O’Hare airport gets Moody's outlook cut to negative
Chicago O’Hare International Airport’s debt-fueled expansion plans combined with the COVID-19 pandemic’s air travel blows led Moody’s Investors Service to move the airport’s rating outlook to negative.
Moody’s affirmed the A2 rating on $1.1 billion of general airport revenue bonds and $419 million of passenger facility charge-backed bonds while revising the outlook from stable. The airport has $8.8 billion of GARB debt and $471 million of PFC bonds but Moody’s does not rate the remainder.
“The negative outlook reflects the expectation of additional leverage that will take ORD's leverage and airline costs well above peer airports and the strain of coronavirus-related shutdowns on demand at the airport and on the city's structural imbalance,” Moody’s said in a Monday report. ORD is O'Hare's airport code.
O’Hare is moving forward with its $11 billion expansion and terminal makeover despite uncertainties around the recovery of air service demand, Moody’s said. The plan relies on $7.8 billion of borrowing through fiscal 2025. The city is currently in the design phase and left open the option to delay projects and the final timeline in the offering statement for its $1.2 billion September refunding.
The airport is managing the pandemic so far with $294 million in federal CARES Act funding, and savings from the refunding will ease 2021 pressures. Through July 31, passenger levels of 9.5 million were down 61% from last year. PFC collections were down 57.9% to $45.1 million. The airport projects a recovery to 2019 passenger levels in 2024 to 2025.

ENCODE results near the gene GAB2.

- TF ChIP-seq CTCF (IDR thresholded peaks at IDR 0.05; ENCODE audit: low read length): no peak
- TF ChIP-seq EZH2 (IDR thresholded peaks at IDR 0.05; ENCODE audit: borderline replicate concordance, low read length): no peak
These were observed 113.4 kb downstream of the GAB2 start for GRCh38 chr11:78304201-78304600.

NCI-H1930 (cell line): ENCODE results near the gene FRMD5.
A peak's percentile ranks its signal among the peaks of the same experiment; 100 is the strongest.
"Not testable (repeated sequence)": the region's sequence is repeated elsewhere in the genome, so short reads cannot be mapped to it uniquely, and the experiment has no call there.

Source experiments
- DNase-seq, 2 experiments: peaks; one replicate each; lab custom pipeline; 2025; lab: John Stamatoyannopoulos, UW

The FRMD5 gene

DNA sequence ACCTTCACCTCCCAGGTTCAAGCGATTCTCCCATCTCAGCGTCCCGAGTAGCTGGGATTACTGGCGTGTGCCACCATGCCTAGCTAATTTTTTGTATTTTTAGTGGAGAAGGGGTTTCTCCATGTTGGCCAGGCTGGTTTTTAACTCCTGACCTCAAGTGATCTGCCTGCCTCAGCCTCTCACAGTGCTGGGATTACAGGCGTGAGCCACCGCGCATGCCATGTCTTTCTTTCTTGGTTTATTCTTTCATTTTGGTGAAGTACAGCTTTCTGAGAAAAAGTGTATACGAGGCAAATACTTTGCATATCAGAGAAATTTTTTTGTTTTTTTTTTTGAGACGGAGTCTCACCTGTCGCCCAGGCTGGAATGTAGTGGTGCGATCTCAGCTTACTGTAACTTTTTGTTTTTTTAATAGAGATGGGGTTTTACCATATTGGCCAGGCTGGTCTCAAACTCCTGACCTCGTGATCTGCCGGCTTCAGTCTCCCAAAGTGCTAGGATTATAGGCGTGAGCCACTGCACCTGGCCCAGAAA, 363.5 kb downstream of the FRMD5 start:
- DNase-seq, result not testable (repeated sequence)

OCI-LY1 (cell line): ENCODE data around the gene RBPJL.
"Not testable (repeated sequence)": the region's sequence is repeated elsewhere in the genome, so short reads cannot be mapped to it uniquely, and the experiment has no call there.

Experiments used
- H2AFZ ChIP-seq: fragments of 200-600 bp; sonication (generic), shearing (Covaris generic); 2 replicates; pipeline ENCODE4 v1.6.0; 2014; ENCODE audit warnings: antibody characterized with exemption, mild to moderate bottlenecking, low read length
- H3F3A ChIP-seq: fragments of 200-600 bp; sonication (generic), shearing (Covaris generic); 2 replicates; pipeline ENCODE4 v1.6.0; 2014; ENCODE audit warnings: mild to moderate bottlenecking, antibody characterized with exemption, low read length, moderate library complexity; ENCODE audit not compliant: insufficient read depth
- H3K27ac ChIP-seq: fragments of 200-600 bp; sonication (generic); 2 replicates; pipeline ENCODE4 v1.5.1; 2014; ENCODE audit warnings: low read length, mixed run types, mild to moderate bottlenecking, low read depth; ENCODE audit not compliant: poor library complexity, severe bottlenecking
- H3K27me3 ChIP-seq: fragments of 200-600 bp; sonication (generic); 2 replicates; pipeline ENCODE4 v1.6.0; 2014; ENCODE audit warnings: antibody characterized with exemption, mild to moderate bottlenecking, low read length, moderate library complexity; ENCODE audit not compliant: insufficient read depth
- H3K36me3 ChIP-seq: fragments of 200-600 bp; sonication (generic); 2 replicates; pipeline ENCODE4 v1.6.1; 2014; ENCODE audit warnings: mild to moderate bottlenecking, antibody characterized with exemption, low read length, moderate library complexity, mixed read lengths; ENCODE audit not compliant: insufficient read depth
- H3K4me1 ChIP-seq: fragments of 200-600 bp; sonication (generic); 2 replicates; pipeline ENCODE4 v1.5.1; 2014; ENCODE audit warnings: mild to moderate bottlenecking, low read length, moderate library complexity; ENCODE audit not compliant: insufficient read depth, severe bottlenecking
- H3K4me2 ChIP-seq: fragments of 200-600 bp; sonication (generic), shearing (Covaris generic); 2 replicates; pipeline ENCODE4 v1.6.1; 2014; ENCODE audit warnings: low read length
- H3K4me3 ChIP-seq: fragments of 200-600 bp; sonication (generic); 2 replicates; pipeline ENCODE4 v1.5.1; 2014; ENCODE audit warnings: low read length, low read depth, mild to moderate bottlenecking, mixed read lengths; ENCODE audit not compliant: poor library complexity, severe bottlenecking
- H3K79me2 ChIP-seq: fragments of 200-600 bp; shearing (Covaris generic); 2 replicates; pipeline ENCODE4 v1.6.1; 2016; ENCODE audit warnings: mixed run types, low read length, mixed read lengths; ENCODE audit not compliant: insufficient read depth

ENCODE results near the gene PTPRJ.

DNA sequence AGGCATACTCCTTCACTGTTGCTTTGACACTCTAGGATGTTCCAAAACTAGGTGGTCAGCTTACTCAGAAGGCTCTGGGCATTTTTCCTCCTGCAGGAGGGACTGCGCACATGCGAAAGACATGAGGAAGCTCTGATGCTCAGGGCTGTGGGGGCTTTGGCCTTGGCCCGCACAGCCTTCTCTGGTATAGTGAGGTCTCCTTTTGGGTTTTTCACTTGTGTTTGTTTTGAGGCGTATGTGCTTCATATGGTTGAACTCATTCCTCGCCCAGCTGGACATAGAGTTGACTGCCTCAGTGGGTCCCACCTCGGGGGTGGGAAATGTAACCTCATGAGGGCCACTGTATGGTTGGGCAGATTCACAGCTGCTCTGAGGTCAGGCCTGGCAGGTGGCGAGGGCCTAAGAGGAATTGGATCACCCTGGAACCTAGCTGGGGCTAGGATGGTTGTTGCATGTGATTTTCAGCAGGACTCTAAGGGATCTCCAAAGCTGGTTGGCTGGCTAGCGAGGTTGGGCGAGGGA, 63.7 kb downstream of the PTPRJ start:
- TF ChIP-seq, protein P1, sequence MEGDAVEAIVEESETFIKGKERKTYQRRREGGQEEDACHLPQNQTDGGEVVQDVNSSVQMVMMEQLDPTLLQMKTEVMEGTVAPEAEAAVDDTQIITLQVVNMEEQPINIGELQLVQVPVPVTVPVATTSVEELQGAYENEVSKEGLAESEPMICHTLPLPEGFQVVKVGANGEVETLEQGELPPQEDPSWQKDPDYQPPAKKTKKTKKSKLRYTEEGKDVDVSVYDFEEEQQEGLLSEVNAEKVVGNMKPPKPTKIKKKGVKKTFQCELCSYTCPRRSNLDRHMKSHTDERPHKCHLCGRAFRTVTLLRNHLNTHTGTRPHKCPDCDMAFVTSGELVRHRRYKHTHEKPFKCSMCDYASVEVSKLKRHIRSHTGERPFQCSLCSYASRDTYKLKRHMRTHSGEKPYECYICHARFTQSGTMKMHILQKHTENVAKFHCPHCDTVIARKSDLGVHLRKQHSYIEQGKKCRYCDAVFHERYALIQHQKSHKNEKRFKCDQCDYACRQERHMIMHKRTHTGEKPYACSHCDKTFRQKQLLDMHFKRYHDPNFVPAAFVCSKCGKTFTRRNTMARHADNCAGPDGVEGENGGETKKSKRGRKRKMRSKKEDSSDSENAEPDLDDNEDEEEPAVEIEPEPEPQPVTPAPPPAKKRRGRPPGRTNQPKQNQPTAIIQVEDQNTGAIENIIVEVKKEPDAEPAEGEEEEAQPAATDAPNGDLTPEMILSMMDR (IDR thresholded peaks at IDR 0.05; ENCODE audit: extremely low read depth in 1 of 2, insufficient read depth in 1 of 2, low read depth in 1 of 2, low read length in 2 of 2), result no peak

The rating remains several notches above the city’s general obligation junk rating of Ba1 because it’s a self-supporting enterprise and federal law bans the diversion of airport revenues.
“However, in the event of extreme fiscal distress, there is a degree of contagion risk stemming from its connections to the city. Deterioration of the city's financial condition could also change the local area economic environment which will impact ORD's market position,” Moody’s said.
Ahead of the September sale, Fitch Ratings affirmed its A rating of the GARBs and PFC bonds ratings, and negative outlook. Kroll Bond Rating Agency affirmed the senior lien GARB A-plus rating. It resolved a “developing” watch placement and moved the outlook to negative from stable. S&P Global Ratings affirmed O’Hare’s A rating and negative outlook and removed it from CreditWatch.
Moody’s on Monday also affirmed Chicago Midway International Airport’s A2 rating on $19.4 million of senior lien bonds that accounts for all of Midway’s senior debt and the A3 rating on $1.3 billion of the airport’s $1.7 billion second lien bonds. Moody’s does not rate the remainder. The outlook is stable.
The airport’s stable originations and destination passenger demand and the Chicago market support the ratings and in the near to mid-term the airport could benefit from O’Hare’s expansion plans.
“Over the next five years, the airport is likely to see an improved competitive position while O'Hare airport implements large scale capital improvements that may disrupt passenger throughput and in the longer term, result in higher airline fees,” Moody’s said.
Passenger levels have been down since 2016 and the trend could accelerate due to coronavirus impacts. Through August 31, passenger traffic was down 57.5% to 2.9 million from same period last year. The airport is managing the disruption with $82.3 million of CARES Act relief.
Moody’s also this week affirmed the Baa1 and stable outlook on Midway’s $234 million customer facility charge revenue bonds and subordinate $272 million Transportation Infrastructure Finance and Innovation Act loan.
“While CFC collections are expected to be down in levels that are similar to enplanements, we believe that given the current CFC balances and the CARES Act funding that provides an additional $30 million to the facility for operating expenses and debt service” there’s sufficient funds to cover annual debt service of $28-$32 million should CFC revenues lag, Moody’s said.
The TIFIA loan rating is on par with the bonds because of a default provision that would cause the TIFIA to "spring" to parity with the senior lien bonds. The debt financed construction of a rental car facility.